I have 1 hive that has a bad SHB problem. This weekend I added a bottom board oil trap from Greenbeehives.com. I also sprinkled ground cinnamon along the edges of the frames in my 2 brood boxes. The beetles scattered when the cinnamon was added. After I closed up the hive    ( 5-10 minutes) there were over 20 SHB's dead in the oil trap. I checked the trap 24 hrs later and there were 200 or more beetles dead in the trap.
Maybe the cinnamon drove them out of the hiding spots and the bees forced them into the bootom board oil trap? Whatever it seems to be working!  grin





That's an amazing result.. well done


Mick
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On the outer Barcoo where the churches are few,
   And men of religion are scanty,
On a road never cross'd 'cept by folk that are lost,
   One Michael Magee had a shanty.

Now this Mike was the dad of a ten-year-old lad,
   Plump, healthy, and stoutly conditioned;
He was strong as the best, but poor Mike had no rest
   For the youngster had never been christened,
A BUSH CHRISTENING - A.B. "Banjo" Paterson http://www.middlemiss.org/lit/authors/patersonab/poetry/christen.html
SlickMick
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« Reply #12 on: August 16, 2009, 05:11:43 PM »

Ross, that is SHB

Mick
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On the outer Barcoo where the churches are few,
   And men of religion are scanty,
On a road never cross'd 'cept by folk that are lost,
   One Michael Magee had a shanty.

Now this Mike was the dad of a ten-year-old lad,
   Plump, healthy, and stoutly conditioned;
He was strong as the best, but poor Mike had no rest
   For the youngster had never been christened,
A BUSH CHRISTENING - A.B. "Banjo" Paterson http://www.middlemiss.org/lit/authors/patersonab/poetry/christen.html
Joelel
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Location: Dallas,Texas


« Reply #13 on: August 16, 2009, 06:47:12 PM »



This sounds great,
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Acts2:37: Now when they heard this, they were pricked in their heart, and said unto Peter and to the rest of the apostles, Men and brethren, what shall we do?
38: Then Peter said unto them, Repent, and be baptized every one of you in the name of Jesus Christ for the remission of sins, and ye shall receive the gift of the Holy Ghost.
39: For the promise is unto you, and to your children, and to all that are afar off, even as many as the Lord our God shall call.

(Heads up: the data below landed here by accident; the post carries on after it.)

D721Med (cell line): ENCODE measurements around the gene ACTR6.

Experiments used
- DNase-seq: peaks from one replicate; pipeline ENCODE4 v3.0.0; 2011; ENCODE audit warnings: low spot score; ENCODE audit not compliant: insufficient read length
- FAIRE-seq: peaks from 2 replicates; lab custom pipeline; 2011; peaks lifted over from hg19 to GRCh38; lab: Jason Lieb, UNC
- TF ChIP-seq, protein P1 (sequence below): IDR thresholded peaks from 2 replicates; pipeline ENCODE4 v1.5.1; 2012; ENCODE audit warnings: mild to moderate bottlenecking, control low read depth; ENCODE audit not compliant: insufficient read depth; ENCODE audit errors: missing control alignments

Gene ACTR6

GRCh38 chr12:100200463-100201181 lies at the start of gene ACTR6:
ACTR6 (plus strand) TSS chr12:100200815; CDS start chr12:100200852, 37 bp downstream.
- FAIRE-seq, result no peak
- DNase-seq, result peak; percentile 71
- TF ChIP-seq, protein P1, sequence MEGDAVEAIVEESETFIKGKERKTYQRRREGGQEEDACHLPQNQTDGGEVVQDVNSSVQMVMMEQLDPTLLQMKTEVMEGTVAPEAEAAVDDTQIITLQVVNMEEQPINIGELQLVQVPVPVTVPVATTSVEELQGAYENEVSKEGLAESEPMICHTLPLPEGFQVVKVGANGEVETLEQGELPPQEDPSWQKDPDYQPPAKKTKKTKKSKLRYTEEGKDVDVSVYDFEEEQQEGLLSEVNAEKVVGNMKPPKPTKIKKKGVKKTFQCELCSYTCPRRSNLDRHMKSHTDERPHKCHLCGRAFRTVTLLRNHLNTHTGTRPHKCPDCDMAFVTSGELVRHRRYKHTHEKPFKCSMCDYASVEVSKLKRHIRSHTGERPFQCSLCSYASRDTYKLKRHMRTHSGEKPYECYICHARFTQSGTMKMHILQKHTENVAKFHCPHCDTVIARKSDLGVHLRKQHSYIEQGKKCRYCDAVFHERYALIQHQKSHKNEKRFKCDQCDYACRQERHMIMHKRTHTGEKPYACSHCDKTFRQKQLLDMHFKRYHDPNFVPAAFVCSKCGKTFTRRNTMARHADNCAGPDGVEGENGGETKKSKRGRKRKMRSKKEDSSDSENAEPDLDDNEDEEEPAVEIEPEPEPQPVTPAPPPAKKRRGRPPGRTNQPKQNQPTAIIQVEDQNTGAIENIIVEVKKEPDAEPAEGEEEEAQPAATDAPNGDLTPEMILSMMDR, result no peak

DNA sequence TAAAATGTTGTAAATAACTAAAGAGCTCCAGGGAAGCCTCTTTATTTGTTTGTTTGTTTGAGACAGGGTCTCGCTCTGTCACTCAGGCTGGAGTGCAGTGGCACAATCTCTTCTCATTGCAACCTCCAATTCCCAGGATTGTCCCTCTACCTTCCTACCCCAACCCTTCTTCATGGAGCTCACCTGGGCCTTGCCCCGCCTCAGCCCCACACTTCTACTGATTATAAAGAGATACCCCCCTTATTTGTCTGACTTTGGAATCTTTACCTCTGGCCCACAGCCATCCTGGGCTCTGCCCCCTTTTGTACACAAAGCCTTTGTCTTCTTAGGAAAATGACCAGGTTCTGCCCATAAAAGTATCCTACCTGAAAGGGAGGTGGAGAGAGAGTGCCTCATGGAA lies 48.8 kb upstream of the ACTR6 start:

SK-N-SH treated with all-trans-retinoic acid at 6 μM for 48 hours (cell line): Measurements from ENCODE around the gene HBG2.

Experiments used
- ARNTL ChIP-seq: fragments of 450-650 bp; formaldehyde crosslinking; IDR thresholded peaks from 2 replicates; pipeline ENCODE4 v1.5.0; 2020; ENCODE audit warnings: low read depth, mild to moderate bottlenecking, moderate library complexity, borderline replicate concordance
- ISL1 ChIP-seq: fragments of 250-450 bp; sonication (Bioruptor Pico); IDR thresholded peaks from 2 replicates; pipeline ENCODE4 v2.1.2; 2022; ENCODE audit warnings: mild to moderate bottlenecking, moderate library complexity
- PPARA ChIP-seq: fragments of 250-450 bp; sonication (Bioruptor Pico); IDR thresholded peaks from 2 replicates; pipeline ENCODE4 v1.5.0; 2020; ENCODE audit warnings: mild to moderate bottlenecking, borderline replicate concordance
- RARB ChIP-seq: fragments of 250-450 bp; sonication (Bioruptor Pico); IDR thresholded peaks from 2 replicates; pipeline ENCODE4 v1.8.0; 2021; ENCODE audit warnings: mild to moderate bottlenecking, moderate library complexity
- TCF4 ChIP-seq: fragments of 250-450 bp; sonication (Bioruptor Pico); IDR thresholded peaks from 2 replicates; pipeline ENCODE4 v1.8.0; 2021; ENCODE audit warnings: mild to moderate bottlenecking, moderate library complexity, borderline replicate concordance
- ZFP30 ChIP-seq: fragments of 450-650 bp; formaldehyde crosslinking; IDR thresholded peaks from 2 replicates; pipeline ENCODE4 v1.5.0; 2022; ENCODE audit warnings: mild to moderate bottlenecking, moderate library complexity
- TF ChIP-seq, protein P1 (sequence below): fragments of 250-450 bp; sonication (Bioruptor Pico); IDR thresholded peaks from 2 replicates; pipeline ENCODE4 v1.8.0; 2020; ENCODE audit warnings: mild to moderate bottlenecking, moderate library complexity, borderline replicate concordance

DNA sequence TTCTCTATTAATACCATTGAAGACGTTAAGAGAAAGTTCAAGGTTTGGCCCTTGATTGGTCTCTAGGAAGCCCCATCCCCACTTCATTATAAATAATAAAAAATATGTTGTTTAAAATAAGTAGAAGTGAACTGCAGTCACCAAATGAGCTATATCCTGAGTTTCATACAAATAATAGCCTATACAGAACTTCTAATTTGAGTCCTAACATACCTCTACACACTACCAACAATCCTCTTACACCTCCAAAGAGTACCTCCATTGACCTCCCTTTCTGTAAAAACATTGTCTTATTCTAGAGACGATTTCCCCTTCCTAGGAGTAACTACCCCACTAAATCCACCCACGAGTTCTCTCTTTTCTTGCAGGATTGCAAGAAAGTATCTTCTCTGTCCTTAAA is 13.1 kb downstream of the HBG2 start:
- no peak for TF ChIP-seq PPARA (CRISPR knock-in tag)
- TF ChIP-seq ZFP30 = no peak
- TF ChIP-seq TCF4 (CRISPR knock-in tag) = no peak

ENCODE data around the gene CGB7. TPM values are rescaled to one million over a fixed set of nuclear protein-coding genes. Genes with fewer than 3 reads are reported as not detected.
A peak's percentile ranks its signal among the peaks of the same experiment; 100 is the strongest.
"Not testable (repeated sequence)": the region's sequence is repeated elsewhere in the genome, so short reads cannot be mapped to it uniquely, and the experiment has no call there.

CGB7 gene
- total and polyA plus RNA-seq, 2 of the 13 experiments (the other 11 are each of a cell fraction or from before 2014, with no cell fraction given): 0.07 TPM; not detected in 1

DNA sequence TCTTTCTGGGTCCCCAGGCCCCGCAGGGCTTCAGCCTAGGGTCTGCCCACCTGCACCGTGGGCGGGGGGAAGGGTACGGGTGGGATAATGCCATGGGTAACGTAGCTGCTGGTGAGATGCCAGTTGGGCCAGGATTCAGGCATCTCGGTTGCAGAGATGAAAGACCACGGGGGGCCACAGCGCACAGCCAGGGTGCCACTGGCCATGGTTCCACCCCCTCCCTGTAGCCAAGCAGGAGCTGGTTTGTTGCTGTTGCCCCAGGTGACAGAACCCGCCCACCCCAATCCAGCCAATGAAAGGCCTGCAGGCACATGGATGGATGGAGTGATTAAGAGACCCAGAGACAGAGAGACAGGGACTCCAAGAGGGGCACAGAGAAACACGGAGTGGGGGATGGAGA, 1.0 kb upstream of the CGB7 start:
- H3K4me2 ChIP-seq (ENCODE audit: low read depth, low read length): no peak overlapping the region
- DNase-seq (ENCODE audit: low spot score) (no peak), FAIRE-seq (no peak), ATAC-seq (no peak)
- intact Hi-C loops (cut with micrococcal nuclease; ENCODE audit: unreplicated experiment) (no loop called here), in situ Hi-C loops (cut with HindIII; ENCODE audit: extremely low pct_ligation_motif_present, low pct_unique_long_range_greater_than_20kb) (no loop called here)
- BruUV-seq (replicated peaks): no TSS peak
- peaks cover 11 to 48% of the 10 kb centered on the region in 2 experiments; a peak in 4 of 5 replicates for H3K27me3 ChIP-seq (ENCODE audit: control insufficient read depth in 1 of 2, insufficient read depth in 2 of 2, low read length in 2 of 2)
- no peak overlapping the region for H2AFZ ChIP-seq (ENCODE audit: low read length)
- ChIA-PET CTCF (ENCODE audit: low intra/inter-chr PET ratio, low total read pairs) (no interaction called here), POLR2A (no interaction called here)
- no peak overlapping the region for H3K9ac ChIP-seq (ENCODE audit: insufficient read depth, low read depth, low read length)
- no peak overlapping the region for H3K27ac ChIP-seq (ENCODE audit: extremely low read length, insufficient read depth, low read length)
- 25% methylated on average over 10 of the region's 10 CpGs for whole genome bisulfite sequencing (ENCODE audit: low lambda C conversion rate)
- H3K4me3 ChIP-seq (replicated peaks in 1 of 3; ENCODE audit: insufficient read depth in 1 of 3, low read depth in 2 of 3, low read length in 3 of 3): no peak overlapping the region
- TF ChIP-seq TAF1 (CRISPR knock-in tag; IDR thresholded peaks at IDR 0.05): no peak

40: And with many other words did he testify and exhort, saying, Save yourselves from this untoward generation
gwalker314
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Location: Mc Calla, Alabama


« Reply #14 on: September 12, 2009, 02:56:43 PM »

Update on the SHB cinnamon/oil trap. Its been 1 month since I posted that I installed the bottom board oil trap I made from greenbeehives.com's website. As I stated before I have been sprinkling ground cinnamon along the edge of the frames whenever I have to look inside the hives. After 24 hrs of this method I am pleased to report that neither of my hives have any sign of the SHB's to date except for 1 beetle outside the hive and less than 10 dead in the oil traps. The cinnamon appears to have no effect on the bees as both hives are very bee strong and putting away stores.
I have talked with another beekeeper who used only the cinnamon sprinkle and he didn't get the same results as me with the oil trap. My theroy is the cinnamon drives them out of their hidding places and the bees drive them into the oil trap. I am just glad something is working. Please post any info about your hives if you are using this method.

GW
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Lone
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« Reply #15 on: September 13, 2009, 01:23:29 AM »

Hello GW,

Cinnamon sounds like a good easy idea.  Where do you put it, and what do the bees think of it?
I use a kind of bottom board oil/cidar vinegar trap too.

Lone
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gwalker314
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« Reply #16 on: September 13, 2009, 12:35:35 PM »

Hi Lone,

Whenever I have to open the hives I sprinkle the cinnamon along the the back and front of the boxes where the end of the frames rest. That's where I always saw most of the beetles hiding. The bees do not seem to mind the cinnamon at all. The hives do have a sweet cinnamon aroma after awhile. I have not added cinnamon while supers were on, so I'm not sure if it would affect the honey taste. I have also added cinnamon on the inside edges of my ventilated inner cover just to keep the beetles from hiding up there. My hives are not in full sun and I usually keep the entrances reduced. I am a very new beekeeper and this method seems to work for me, if it changes I will be sure to let you all know.

GW
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Lone
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« Reply #17 on: September 14, 2009, 07:55:08 AM »

Thanks, GW, I'll keep this in mind.

Lone
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weBEE Jammin
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« Reply #18 on: October 18, 2009, 07:06:55 PM »

I also had a bad case of AHB this year. I installed plastic beetle traps that fasten to the inside of an empty frame. It has three sections, with the two outside ones filled with veg oil. The middle one has a mixture of banana peel, applecider vinegar and sugar water. The entrance on top is only big enough for the beetles to fit thru. The beetles drown in the oil!